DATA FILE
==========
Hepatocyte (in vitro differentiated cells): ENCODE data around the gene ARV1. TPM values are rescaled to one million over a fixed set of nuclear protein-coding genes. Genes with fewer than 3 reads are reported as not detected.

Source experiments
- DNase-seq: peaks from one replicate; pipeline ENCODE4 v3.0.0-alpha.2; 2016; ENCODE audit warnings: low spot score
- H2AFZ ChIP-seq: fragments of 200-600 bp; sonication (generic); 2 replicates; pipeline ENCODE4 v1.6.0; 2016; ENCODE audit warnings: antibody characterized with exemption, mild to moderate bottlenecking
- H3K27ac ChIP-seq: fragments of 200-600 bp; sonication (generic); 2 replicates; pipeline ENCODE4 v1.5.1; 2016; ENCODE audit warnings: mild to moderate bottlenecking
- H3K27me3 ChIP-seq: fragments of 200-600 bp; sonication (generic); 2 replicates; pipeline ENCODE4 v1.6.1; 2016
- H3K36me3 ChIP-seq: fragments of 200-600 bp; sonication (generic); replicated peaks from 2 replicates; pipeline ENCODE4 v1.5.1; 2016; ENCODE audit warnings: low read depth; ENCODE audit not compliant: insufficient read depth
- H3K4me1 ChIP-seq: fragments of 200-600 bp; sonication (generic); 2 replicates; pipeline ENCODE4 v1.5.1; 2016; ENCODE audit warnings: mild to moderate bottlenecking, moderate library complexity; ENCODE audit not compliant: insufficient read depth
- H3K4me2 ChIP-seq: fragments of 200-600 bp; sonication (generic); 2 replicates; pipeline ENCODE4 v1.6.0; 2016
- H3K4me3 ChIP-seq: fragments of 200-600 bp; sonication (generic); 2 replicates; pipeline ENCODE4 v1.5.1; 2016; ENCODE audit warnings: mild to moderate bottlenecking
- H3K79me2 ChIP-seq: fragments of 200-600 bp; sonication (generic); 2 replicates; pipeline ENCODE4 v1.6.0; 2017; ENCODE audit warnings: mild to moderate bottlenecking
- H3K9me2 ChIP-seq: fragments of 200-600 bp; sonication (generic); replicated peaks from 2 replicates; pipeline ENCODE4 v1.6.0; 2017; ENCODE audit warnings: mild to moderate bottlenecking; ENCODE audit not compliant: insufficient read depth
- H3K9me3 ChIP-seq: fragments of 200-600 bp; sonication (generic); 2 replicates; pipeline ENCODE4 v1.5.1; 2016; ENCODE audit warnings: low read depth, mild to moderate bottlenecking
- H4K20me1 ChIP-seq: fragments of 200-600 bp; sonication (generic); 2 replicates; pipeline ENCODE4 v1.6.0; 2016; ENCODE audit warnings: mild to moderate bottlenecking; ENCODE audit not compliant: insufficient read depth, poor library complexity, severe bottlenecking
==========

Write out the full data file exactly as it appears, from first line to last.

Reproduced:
Hepatocyte (in vitro differentiated cells): ENCODE data around the gene ARV1. TPM values are rescaled to one million over a fixed set of nuclear protein-coding genes. Genes with fewer than 3 reads are reported as not detected.

Source experiments
- DNase-seq: peaks from one replicate; pipeline ENCODE4 v3.0.0-alpha.2; 2016; ENCODE audit warnings: low spot score
- H2AFZ ChIP-seq: fragments of 200-600 bp; sonication (generic); 2 replicates; pipeline ENCODE4 v1.6.0; 2016; ENCODE audit warnings: antibody characterized with exemption, mild to moderate bottlenecking
- H3K27ac ChIP-seq: fragments of 200-600 bp; sonication (generic); 2 replicates; pipeline ENCODE4 v1.5.1; 2016; ENCODE audit warnings: mild to moderate bottlenecking
- H3K27me3 ChIP-seq: fragments of 200-600 bp; sonication (generic); 2 replicates; pipeline ENCODE4 v1.6.1; 2016
- H3K36me3 ChIP-seq: fragments of 200-600 bp; sonication (generic); replicated peaks from 2 replicates; pipeline ENCODE4 v1.5.1; 2016; ENCODE audit warnings: low read depth; ENCODE audit not compliant: insufficient read depth
- H3K4me1 ChIP-seq: fragments of 200-600 bp; sonication (generic); 2 replicates; pipeline ENCODE4 v1.5.1; 2016; ENCODE audit warnings: mild to moderate bottlenecking, moderate library complexity; ENCODE audit not compliant: insufficient read depth
- H3K4me2 ChIP-seq: fragments of 200-600 bp; sonication (generic); 2 replicates; pipeline ENCODE4 v1.6.0; 2016
- H3K4me3 ChIP-seq: fragments of 200-600 bp; sonication (generic); 2 replicates; pipeline ENCODE4 v1.5.1; 2016; ENCODE audit warnings: mild to moderate bottlenecking
- H3K79me2 ChIP-seq: fragments of 200-600 bp; sonication (generic); 2 replicates; pipeline ENCODE4 v1.6.0; 2017; ENCODE audit warnings: mild to moderate bottlenecking
- H3K9me2 ChIP-seq: fragments of 200-600 bp; sonication (generic); replicated peaks from 2 replicates; pipeline ENCODE4 v1.6.0; 2017; ENCODE audit warnings: mild to moderate bottlenecking; ENCODE audit not compliant: insufficient read depth
- H3K9me3 ChIP-seq: fragments of 200-600 bp; sonication (generic); 2 replicates; pipeline ENCODE4 v1.5.1; 2016; ENCODE audit warnings: low read depth, mild to moderate bottlenecking
- H4K20me1 ChIP-seq: fragments of 200-600 bp; sonication (generic); 2 replicates; pipeline ENCODE4 v1.6.0; 2016; ENCODE audit warnings: mild to moderate bottlenecking; ENCODE audit not compliant: insufficient read depth, poor library complexity, severe bottlenecking